The South Coast - Spain

The South Coast, though smaller, has many features in common with the Levant coast. Physically, the region consists of an alternation of alluvial lowlands and barren hills, but the plains are small, and the uplands less pronounced, especially as they lie parallel to the coast, and form no spectacular headlands. Of the plains, those of Almería, Motril, Málaga and Vélez Málaga are most important. The names of the highlands backing the plains are, from west to east, the Massif of Tolox, north of Marbella, the Sierra de Alhama, the Alpujarras and the Sierra de Gádor. Mulhacén, the highest peak in Spain (11,420 feet), is only 23 miles from the sea, which is visible from villages on its southern flanks. The proximity of sea coast to the highest peak gives an exceptionally steep gradient to the slope. Consequently the rivers of the area are short and swift flowing. Nearly all have names with the prefix guad, derived from the Arabic wadi (river). There are the Guadalhorce, Guadiaro, and the Guadalfeo which comes to the sea at Motril. The Horcajar, which waters the Almerian plains, is also important. All are used for irrigation near their mouths and some, for example the Guadiaro and Guadalhorce, form valuable routeways through mountain passes.

The frequent passage of depressions in winter, and its littoral position, combine to give this area a higher annual rainfall than that of parts of the Levant coast; nevertheless, the annual total still remains low -- Málaga receives 1808 inches, and Almería 1805 inches, as compared with the very low figure of 1306 inches for Cartagena. Summer temperatures are high, especially so inland away from the moderating action of the sea, but at the coast the high humidity in summer counterbalances the alleviating effect of marine influence.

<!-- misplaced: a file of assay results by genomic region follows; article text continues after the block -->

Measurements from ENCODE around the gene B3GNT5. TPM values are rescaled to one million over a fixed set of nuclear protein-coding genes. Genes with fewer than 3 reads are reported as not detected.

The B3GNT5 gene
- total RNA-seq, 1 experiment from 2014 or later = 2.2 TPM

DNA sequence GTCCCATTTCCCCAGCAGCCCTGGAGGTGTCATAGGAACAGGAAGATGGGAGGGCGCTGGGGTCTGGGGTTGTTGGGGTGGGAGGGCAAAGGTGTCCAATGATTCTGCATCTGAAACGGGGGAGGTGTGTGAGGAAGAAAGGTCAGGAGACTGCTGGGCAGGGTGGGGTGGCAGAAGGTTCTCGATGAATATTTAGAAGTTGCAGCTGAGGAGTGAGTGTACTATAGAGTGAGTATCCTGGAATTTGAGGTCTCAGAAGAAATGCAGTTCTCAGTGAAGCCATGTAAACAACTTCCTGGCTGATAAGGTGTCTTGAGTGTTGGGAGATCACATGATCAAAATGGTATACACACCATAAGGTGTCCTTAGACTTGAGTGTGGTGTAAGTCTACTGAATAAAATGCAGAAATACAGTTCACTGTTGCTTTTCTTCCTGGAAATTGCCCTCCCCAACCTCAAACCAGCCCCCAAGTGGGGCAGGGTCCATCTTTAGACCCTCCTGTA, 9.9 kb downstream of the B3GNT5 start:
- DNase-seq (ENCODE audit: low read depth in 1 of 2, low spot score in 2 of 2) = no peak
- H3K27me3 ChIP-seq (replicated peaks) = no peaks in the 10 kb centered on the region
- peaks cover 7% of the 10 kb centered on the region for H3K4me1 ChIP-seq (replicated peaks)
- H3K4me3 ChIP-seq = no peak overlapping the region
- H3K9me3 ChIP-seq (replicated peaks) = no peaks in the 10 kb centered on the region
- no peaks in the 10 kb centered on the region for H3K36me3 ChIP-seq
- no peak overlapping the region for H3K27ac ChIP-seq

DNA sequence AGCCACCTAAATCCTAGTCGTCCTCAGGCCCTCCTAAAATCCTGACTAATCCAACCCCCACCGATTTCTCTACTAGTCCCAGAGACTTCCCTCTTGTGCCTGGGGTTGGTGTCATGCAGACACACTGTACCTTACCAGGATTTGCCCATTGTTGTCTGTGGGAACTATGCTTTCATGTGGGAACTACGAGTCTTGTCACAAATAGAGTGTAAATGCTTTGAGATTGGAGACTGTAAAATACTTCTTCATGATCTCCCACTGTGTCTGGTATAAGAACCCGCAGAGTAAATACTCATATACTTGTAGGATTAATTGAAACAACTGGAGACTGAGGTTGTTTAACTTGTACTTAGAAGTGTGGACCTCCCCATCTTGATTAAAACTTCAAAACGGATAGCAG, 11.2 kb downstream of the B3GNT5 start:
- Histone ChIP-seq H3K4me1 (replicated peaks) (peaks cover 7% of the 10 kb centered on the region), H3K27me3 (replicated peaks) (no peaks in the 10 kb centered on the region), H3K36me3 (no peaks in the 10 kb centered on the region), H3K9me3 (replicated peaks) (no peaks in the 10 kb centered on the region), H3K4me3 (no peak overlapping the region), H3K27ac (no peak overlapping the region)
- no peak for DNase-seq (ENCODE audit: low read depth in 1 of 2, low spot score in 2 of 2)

With slopes facing the sun, valleys and coast sheltered from cold or very strong winds by high mountains, and water available for irrigation from many perennial streams, augmented by rainfall, the area is naturally well endowed for agricultural pursuits. The fertile irrigated plains are here called 'vegas', as in the rest of Andalusia; this word, believed to be Iberian in origin (the prefix be in Basque means low), generally refers to a low-lying, flat, open and uncultivated plain. Perhaps in Andalusia the long association of cultivation with flat lowlands has caused this slight confusion of ideas; whatever the cause, it should be remembered that a vega in Andalusia has more in common with a huerta of Valencia than with a vega (for example the desolate, barren and scarcely cultivated Vega de Tera, near the river Esla) in northern Spain.

The fertility of alluvial soil is here augmented by small-scale irrigation schemes, some of Arab origin and design, which enable a great profusion of both tropical and Mediterranean crops to be grown. Sugar cane, bananas, rice and cotton flourish, sufficient indication of a beneficent climate, while Almería and Málaga produce several varieties of grapes, those from Almería providing table grapes and a medium quality of wine, and those from Málaga providing rich sweet wines of muscatel type. Olives thrive on the drier hill-slopes, particularly at Alora and Vélez Málaga, and cork oaks occur near Málaga and around Níjar, where extensive new groves, recently planted, have not yet come into bearing. Beyond the cultivated zones there are vast areas of exceptional aridity, such as the Alpujarras, where cultivation is impossible. In fact the south coast consists of small cultivated plots of incredible fertility -- oases of green in a dry, dusty upland.

Some minerals are found in this area, for example iron and a little gold at Rodalquilar in Almería, but as deposits are small they are not extensively worked. There is no industrial area, but industry, such as it is, is concentrated in the main towns. Fishing takes place along the coast, and the catch, for local use only, includes anchovies, sardines, tunny, squid and lobsters.

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